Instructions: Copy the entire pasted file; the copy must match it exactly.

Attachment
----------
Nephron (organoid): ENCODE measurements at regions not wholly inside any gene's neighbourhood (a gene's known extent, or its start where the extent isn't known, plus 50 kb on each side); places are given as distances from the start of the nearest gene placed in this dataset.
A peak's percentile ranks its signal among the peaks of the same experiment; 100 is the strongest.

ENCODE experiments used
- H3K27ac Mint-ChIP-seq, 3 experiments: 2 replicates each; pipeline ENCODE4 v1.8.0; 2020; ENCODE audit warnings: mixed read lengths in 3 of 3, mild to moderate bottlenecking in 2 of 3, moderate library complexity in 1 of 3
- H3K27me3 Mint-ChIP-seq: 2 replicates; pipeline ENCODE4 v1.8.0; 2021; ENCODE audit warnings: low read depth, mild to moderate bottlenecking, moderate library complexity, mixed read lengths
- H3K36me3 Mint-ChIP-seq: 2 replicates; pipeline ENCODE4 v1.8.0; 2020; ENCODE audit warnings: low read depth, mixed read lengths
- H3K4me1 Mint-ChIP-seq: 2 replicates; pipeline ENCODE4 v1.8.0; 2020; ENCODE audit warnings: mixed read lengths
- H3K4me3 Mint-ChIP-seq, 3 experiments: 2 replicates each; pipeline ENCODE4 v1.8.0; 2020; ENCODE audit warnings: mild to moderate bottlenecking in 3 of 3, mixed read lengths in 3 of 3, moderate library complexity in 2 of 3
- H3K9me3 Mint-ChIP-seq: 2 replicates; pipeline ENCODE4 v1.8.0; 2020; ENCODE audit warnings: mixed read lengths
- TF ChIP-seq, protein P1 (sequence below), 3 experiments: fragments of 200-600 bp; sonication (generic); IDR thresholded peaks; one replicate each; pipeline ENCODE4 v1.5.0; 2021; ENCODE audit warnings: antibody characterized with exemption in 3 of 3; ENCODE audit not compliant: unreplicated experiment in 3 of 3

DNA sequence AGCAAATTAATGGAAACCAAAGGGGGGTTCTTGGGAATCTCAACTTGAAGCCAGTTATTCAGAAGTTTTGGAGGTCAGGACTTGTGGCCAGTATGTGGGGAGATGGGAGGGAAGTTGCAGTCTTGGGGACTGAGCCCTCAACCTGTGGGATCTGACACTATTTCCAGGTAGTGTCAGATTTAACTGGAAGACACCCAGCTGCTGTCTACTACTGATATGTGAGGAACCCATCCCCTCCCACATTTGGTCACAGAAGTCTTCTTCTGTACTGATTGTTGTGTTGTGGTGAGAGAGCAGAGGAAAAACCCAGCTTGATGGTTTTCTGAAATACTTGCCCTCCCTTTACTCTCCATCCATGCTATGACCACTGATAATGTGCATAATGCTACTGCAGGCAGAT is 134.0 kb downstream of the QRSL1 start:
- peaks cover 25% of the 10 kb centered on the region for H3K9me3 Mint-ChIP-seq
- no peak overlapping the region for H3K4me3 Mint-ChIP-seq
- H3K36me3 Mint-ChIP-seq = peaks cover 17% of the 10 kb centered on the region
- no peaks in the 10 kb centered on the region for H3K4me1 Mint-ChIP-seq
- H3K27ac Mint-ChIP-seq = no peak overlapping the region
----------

Nephron (organoid): ENCODE measurements at regions not wholly inside any gene's neighbourhood (a gene's known extent, or its start where the extent isn't known, plus 50 kb on each side); places are given as distances from the start of the nearest gene placed in this dataset.
A peak's percentile ranks its signal among the peaks of the same experiment; 100 is the strongest.

ENCODE experiments used
- H3K27ac Mint-ChIP-seq, 3 experiments: 2 replicates each; pipeline ENCODE4 v1.8.0; 2020; ENCODE audit warnings: mixed read lengths in 3 of 3, mild to moderate bottlenecking in 2 of 3, moderate library complexity in 1 of 3
- H3K27me3 Mint-ChIP-seq: 2 replicates; pipeline ENCODE4 v1.8.0; 2021; ENCODE audit warnings: low read depth, mild to moderate bottlenecking, moderate library complexity, mixed read lengths
- H3K36me3 Mint-ChIP-seq: 2 replicates; pipeline ENCODE4 v1.8.0; 2020; ENCODE audit warnings: low read depth, mixed read lengths
- H3K4me1 Mint-ChIP-seq: 2 replicates; pipeline ENCODE4 v1.8.0; 2020; ENCODE audit warnings: mixed read lengths
- H3K4me3 Mint-ChIP-seq, 3 experiments: 2 replicates each; pipeline ENCODE4 v1.8.0; 2020; ENCODE audit warnings: mild to moderate bottlenecking in 3 of 3, mixed read lengths in 3 of 3, moderate library complexity in 2 of 3
- H3K9me3 Mint-ChIP-seq: 2 replicates; pipeline ENCODE4 v1.8.0; 2020; ENCODE audit warnings: mixed read lengths
- TF ChIP-seq, protein P1 (sequence below), 3 experiments: fragments of 200-600 bp; sonication (generic); IDR thresholded peaks; one replicate each; pipeline ENCODE4 v1.5.0; 2021; ENCODE audit warnings: antibody characterized with exemption in 3 of 3; ENCODE audit not compliant: unreplicated experiment in 3 of 3

DNA sequence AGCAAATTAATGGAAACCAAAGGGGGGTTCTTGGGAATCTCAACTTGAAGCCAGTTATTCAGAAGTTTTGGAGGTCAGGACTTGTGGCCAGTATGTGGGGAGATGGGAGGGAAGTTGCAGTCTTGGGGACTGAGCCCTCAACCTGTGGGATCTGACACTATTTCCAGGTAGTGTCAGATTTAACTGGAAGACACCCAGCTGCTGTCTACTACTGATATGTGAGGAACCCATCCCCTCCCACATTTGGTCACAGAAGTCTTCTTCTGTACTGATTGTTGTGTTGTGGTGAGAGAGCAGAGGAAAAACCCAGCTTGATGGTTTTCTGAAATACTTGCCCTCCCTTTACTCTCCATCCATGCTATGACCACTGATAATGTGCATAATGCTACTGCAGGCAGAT is 134.0 kb downstream of the QRSL1 start:
- peaks cover 25% of the 10 kb centered on the region for H3K9me3 Mint-ChIP-seq
- no peak overlapping the region for H3K4me3 Mint-ChIP-seq
- H3K36me3 Mint-ChIP-seq = peaks cover 17% of the 10 kb centered on the region
- no peaks in the 10 kb centered on the region for H3K4me1 Mint-ChIP-seq
- H3K27ac Mint-ChIP-seq = no peak overlapping the region